Commercial gaming revenue in the United States fell by 31% to around US$30 billion in 2020 – the first market contraction for the industry since 2014 and lowest gaming revenue since 2013, according to figures released by the American Gaming Association (AGA) overnight.
With operators nationwide impacted by the COVID-19 pandemic, the AGA’s statistics show that commercial casinos lost 27% of normal operating days in 2020 with an estimated 124,882 days combined (counting each day that each commercial property was open during the year) versus 170,484 days had there been no closures.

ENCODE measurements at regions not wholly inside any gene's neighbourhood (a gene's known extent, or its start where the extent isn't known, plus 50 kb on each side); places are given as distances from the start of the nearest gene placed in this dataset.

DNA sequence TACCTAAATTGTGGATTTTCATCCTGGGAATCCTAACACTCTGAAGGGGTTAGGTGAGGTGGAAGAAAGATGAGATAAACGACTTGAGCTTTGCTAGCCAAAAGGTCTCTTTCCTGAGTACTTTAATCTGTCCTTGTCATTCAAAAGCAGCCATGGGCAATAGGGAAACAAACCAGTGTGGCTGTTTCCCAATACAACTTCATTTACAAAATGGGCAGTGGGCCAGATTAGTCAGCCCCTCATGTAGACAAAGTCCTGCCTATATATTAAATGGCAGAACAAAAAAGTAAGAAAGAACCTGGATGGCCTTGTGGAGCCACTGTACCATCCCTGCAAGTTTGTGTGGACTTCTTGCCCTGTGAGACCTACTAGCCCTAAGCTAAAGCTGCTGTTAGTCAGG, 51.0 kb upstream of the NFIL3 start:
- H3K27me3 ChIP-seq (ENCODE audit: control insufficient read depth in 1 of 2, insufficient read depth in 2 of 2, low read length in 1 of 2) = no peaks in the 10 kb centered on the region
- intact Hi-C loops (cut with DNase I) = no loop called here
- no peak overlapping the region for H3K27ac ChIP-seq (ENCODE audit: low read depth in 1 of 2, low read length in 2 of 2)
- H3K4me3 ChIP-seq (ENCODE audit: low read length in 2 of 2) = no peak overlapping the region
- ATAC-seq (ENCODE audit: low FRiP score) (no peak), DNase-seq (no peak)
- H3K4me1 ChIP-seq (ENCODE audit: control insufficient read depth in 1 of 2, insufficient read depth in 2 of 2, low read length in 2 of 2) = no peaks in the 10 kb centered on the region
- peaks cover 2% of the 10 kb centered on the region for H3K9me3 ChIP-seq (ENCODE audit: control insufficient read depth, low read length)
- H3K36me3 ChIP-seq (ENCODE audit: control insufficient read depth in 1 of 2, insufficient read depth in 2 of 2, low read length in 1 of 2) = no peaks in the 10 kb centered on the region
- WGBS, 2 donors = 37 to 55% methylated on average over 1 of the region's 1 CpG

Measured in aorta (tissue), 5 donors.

“COVID-19 devastated our business and the employees and communities across the country that rely on casino gaming’s success,” said AGA President and CEO Bill Miller. “We have persevered by leading responsible reopening efforts, supporting our employees, and extending a hand to our communities. Still, these numbers show the economic realities of COVID-19 and underscore the importance of targeted federal relief and ramped-up vaccine distribution to accelerate gaming’s recovery in 2021.”
The heaviest impact was felt mid-year, with the AGA revealing a 1.7% sequential increase in revenues in 4Q20 at US$9.2 billion, although this was still down 17% year-on-year.
There are currently 911 of 998 casinos in the US open and operational.